Et tu, fellow Times minion

News & Politics

Seems like some of Judy Miller's former colleagues aren't all that convinced of her much-vaunted integrity:


One of the most interesting remarks on Miller in recent days came from an ex-Timesman. On NPR's "Morning Edition" of August 3, her former boss for investigations at The Times, Steve Engleberg, who was known for being a restraining influence on her, told David Folkenflik that Miller builds trust with sources because she shares "their obsessions and passions." But he cautioned that once a reporter "fishes in the waters that the intelligence services fish in" that water can include "charlatans and fabricators" (he did not mention Miller's friend Ahmad Chalabi by name).
Then he added that, after he left the Times for The Oregonian, he had been "appalled" by some of her reporting from the field in Iraq in the spring of 2003. "That was just so patently below the standards that I thought The Times had for such things," he said. However, he put primary blame on Times editors for printing her stories on WMD. While not a commentary on the Plame case, it was another public relations blow for Miller. [LINK]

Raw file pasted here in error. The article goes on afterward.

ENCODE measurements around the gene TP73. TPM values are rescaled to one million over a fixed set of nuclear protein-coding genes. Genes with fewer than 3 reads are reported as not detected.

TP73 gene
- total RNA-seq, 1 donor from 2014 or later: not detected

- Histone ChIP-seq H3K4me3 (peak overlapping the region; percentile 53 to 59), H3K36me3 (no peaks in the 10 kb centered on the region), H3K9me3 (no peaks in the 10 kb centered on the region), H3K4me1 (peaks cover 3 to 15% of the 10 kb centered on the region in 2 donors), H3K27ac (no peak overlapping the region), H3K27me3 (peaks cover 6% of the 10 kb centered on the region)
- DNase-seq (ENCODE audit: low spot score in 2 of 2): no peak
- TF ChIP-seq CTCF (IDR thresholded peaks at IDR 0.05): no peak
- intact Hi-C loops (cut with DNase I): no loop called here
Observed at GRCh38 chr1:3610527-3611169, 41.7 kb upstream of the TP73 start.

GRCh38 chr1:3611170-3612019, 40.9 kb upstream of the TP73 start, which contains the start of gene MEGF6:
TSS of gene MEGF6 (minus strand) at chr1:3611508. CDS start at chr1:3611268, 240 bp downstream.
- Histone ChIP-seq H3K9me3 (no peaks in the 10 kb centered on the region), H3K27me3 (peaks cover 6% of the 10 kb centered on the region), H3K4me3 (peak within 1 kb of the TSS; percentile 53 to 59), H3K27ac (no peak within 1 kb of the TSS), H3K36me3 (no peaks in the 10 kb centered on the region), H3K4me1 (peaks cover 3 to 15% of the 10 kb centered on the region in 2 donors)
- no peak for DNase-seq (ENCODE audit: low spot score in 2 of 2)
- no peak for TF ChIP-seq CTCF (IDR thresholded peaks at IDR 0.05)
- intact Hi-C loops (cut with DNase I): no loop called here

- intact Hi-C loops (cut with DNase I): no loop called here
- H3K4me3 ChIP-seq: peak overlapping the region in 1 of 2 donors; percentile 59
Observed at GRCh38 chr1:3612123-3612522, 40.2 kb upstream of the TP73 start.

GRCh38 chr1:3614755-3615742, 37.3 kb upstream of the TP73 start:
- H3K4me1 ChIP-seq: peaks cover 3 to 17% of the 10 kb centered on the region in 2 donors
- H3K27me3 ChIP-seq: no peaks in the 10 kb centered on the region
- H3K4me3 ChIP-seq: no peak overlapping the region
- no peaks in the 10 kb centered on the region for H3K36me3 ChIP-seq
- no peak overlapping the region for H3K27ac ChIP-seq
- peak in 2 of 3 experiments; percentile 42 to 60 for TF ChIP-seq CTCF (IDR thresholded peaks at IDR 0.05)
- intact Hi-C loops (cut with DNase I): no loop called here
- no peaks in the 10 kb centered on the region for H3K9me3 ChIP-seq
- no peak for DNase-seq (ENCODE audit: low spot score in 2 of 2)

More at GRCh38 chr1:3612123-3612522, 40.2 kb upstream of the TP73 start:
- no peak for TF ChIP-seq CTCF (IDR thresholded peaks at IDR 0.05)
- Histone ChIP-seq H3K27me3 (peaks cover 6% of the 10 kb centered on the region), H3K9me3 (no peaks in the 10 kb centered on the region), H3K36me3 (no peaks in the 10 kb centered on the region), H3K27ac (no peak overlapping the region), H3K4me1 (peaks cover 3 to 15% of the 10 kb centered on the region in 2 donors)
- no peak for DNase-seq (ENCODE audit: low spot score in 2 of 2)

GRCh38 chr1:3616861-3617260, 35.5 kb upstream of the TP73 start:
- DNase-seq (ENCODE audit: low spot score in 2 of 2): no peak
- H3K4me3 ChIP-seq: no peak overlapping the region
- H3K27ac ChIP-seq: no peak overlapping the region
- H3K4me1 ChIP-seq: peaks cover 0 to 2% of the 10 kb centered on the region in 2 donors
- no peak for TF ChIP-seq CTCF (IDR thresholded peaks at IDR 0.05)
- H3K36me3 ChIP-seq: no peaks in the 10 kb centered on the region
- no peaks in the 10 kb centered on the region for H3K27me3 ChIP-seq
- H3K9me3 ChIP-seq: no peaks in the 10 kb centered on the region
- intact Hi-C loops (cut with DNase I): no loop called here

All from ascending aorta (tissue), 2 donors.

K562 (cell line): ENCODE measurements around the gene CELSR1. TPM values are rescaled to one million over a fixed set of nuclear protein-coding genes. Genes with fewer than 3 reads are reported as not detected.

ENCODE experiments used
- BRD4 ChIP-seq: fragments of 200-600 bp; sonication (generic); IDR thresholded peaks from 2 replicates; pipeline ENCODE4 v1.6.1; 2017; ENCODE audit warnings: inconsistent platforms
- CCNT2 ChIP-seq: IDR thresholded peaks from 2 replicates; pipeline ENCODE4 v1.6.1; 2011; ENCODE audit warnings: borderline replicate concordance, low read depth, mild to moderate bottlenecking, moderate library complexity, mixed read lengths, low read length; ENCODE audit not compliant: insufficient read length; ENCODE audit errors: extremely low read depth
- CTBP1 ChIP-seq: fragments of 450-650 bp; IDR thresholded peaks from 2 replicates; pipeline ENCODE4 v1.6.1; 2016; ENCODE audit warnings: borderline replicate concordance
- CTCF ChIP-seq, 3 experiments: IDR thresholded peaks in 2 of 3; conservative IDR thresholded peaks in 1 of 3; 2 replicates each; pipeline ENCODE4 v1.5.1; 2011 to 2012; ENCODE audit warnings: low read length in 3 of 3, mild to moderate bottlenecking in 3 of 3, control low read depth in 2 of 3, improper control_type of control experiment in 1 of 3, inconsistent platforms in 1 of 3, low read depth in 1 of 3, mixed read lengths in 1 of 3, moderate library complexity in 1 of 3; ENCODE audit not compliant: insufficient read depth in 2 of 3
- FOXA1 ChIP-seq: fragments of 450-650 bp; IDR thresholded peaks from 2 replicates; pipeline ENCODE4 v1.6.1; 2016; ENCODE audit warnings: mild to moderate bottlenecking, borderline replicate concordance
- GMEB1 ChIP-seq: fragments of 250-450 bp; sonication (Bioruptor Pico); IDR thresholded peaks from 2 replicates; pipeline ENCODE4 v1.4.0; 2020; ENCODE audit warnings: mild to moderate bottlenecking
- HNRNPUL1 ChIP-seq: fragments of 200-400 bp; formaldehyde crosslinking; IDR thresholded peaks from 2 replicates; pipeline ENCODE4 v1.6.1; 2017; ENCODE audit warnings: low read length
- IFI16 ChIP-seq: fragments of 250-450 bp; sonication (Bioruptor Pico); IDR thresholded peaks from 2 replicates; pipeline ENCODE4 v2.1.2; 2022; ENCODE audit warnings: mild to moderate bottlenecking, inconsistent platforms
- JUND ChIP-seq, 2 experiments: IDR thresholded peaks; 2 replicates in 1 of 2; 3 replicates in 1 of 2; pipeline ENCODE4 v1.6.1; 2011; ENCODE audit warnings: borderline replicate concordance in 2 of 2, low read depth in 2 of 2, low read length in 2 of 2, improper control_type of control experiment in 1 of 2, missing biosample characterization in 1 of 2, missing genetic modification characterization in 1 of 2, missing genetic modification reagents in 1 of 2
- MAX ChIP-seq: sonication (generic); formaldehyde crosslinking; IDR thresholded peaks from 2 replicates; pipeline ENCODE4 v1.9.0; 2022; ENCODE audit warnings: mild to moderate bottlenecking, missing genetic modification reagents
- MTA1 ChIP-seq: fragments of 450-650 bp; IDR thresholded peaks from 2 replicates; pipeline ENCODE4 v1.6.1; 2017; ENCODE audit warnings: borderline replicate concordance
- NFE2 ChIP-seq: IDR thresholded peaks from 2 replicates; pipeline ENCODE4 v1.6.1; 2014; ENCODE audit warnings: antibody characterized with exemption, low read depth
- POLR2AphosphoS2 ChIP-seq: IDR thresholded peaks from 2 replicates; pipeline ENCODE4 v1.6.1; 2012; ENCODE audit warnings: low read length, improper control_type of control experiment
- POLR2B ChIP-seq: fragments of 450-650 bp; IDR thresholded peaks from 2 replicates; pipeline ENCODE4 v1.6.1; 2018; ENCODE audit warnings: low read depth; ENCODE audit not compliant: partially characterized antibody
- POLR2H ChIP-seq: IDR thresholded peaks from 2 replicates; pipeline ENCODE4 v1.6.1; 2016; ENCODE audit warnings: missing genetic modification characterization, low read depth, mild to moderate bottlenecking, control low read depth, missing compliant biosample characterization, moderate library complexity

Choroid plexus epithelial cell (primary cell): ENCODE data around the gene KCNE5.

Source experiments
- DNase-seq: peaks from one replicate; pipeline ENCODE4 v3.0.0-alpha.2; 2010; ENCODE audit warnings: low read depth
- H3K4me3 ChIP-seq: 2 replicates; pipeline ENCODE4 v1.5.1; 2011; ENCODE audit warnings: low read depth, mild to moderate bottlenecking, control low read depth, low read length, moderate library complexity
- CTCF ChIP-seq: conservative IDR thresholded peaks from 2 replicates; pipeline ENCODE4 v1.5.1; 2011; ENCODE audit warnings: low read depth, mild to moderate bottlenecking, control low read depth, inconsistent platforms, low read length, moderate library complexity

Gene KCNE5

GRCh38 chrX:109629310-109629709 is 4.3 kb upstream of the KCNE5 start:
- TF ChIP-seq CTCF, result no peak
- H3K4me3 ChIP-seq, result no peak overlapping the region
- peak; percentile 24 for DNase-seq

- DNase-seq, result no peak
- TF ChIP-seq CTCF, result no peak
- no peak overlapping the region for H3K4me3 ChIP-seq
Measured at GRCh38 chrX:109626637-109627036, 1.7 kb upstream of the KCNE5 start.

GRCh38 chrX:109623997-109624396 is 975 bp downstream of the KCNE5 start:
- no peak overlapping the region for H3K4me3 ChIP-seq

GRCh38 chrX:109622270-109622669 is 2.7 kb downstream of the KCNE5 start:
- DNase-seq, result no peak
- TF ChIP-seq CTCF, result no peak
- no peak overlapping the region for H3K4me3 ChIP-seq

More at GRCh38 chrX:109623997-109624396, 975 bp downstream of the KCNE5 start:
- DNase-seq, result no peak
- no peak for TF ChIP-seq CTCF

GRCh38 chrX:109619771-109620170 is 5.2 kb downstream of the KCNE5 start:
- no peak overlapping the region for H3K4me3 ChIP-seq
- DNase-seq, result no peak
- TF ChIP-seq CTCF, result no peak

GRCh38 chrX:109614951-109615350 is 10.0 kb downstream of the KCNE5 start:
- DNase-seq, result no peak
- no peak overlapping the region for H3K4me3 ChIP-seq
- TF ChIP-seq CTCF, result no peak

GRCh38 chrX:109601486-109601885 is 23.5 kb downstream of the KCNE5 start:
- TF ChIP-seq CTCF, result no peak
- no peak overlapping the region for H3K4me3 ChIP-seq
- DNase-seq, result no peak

How very refreshing. Here's my far more cynical take on the relative lack of peer criticism of Miller. The determining factor is not ideological bias but journalism's own version of the thin blue line -- a code of silence that is harder to break and more so because it is never ever acknowledged. Journalists never turn on their own unless you're way too stupid to deserve that kind of loyalty, as in say Stephen Glass or Jayson Blair. And it's no accident that much of the coverage of both scandals was directed at preserving the reputations of both the editors and the publications that enabled their rise.

Both Miller and Novak will likely be quietly sidelined -- until they're revived a year or so later on some ghastly cable news show. In a world where Nixon can be recurrected as a misunderstood hero of the right, neither should have cause for worry.

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